Home News Police still investigating why Marine was shot near Camp Lejeune

Police still investigating why Marine was shot near Camp Lejeune

Edwin Mauricio Estrada
Edwin Mauricio Estrada. Photo: Marine Corps

WILMINGTON — Twenty-three days after an active-duty Marine corporal was shot to death in downtown Wilmington, few details in the slaying have been released by the Wilmington Police Department.

Edwin Mauricio Estrada, 27, originally from North Hollywood, Calif., died Nov. 19 behind the businesses in the 200 block of North Front Street.

Estrada was a CH-53 helicopter mechanic assigned to Marine Heavy Helicopter Squadron 464 based in Jacksonville. He joined the Marine Corps in July 2014.

“We have no further update on the shooting death of Cpl. Estrada at this time. We are continuing to investigate this case and the circumstances surrounding his death, thoroughly,” police spokeswoman Jennifer Dandron wrote in an email Tuesday morning.

A statement of probable cause for the search warrant at 273 N. Front St., reveals that 36-year-old Stephen Roger Hughes II, called 911 to report that he “shot and killed an intruder at his residence.” Hughes apparently lives in an apartment behind businesses there. Access to the apartment, the warrant indicates, is via a door that faces Water Street on the back of the building.

Police found Estrada lying dead “in a pool of blood with an apparent gunshot wound to the head just outside Hughes’ apartment door,” the affidavit states.

The city’s gunfire detection system, ShotSpotter, registered two gunshots at 6:07 a.m., according to the document.

“I just, um, used lethal force on an intruder on my business. I need emergency personnel here, an ambulance and some police officers,” Hughes said in the 6:13 a.m. call to 911.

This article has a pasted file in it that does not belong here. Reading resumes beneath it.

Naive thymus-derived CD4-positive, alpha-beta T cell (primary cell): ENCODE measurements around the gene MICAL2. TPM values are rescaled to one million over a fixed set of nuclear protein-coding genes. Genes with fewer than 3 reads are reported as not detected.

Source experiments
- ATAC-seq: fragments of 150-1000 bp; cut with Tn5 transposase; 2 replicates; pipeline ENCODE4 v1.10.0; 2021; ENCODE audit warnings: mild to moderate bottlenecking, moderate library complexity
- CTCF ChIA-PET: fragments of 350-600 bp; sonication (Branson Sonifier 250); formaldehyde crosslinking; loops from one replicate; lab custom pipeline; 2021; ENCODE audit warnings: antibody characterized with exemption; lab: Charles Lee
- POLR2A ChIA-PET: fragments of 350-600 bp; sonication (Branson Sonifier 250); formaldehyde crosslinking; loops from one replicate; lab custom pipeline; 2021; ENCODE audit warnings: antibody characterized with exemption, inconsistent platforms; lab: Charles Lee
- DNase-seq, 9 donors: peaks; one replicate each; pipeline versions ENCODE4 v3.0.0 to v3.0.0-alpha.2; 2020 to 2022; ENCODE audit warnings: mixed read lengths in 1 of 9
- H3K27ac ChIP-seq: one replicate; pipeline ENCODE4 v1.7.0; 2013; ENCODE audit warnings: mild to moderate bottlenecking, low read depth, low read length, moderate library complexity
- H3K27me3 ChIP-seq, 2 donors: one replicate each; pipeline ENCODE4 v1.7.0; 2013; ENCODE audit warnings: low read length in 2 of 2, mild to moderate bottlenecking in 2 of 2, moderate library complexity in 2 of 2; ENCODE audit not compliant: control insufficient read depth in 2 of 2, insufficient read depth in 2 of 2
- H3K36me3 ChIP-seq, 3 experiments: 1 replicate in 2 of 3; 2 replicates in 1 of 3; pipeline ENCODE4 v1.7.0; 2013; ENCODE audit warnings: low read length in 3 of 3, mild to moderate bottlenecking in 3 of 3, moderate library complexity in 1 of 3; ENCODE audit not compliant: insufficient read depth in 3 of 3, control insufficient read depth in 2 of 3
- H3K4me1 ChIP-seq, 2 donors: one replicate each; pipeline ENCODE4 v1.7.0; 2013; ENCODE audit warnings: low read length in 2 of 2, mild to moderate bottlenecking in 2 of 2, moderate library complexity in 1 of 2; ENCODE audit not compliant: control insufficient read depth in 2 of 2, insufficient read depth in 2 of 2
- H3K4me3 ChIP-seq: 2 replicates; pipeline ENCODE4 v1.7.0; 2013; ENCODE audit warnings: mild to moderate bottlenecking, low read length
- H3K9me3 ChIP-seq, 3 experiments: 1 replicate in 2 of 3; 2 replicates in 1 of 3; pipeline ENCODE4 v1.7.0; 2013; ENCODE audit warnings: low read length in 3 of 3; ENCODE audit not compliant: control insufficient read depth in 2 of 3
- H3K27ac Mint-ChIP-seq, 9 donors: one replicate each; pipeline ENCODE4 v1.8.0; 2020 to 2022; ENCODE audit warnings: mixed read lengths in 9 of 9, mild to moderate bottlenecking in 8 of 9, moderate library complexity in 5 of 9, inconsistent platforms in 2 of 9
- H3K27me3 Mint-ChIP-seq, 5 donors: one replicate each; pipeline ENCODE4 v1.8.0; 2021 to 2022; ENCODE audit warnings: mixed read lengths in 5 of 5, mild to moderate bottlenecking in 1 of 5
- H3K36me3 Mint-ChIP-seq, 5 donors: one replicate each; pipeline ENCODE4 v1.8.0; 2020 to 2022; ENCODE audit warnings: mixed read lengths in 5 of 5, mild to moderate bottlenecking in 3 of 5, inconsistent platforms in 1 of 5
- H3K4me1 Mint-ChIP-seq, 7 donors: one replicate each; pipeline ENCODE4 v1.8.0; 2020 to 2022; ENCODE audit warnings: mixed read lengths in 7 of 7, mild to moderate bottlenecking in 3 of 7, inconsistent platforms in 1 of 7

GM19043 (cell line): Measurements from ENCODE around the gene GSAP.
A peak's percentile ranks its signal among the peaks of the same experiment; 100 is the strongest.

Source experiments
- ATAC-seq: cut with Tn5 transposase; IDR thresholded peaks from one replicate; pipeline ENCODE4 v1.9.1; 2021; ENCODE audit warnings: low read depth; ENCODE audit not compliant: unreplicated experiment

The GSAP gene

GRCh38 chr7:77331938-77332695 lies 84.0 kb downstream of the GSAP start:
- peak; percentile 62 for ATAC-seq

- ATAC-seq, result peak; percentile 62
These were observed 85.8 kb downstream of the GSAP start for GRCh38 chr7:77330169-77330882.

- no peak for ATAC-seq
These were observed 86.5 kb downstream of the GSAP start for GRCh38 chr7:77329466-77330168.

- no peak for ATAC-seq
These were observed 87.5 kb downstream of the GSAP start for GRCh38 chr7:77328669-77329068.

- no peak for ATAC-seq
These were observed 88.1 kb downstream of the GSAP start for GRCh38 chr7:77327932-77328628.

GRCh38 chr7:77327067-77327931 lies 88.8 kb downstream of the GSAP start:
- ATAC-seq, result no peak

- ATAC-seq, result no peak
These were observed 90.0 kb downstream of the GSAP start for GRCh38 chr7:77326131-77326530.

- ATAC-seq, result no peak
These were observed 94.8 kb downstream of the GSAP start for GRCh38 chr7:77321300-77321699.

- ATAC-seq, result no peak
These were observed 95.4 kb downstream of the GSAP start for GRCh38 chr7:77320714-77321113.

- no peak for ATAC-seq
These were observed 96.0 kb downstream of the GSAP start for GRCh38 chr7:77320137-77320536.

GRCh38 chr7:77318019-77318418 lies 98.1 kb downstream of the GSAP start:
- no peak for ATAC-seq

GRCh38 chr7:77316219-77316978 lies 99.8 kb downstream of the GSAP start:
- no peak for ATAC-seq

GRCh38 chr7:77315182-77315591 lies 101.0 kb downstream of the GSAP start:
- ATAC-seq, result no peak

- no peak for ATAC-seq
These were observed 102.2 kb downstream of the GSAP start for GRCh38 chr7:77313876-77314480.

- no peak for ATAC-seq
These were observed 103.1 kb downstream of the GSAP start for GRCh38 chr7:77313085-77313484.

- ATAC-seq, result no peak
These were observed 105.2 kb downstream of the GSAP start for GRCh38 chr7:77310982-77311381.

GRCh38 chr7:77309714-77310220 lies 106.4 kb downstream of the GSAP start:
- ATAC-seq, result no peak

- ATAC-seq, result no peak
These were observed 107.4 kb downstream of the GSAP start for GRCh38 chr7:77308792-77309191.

“OK, is somebody hurt,” the dispatcher asked.

“Yeah, someone’s dead,” he said.

“Are they for sure dead? They’re not breathing or responding at all,” the dispatcher asked.

“Yes, they’re not responsive. I’ve taken their vitals. I’ve tried to do emergency first aid,” Hughes said.

When asked what happened, he started to explain.

“He was beating on my door and I thought that it was a like this palm tree branch and I went to open the door…” Hughes said, before he spotted an approaching police car and began to talk about that.

Hughes did not wish to talk about the shooting when contacted by phone Monday.

“I don’t have any comment regarding that incident,” he said.

The search warrant indicates police took from Hughes’ apartment two .9-mm shell casings, an inoperable Motorola phone, a Sig Sauer P226 .9-mm pistol, three 15-round magazines with ammunition and one “extended round” 9-mm magazine with ammunition.

The 2nd Marine Aircraft Wing said in a Nov. 21 news release that the Marine Corps and the Naval Criminal Investigative Service were also conducting an investigation into the incident.

Reporter F.T. Norton can be reached at 910-343-2070 or Fran.Norton@StarNewsOnline.com.
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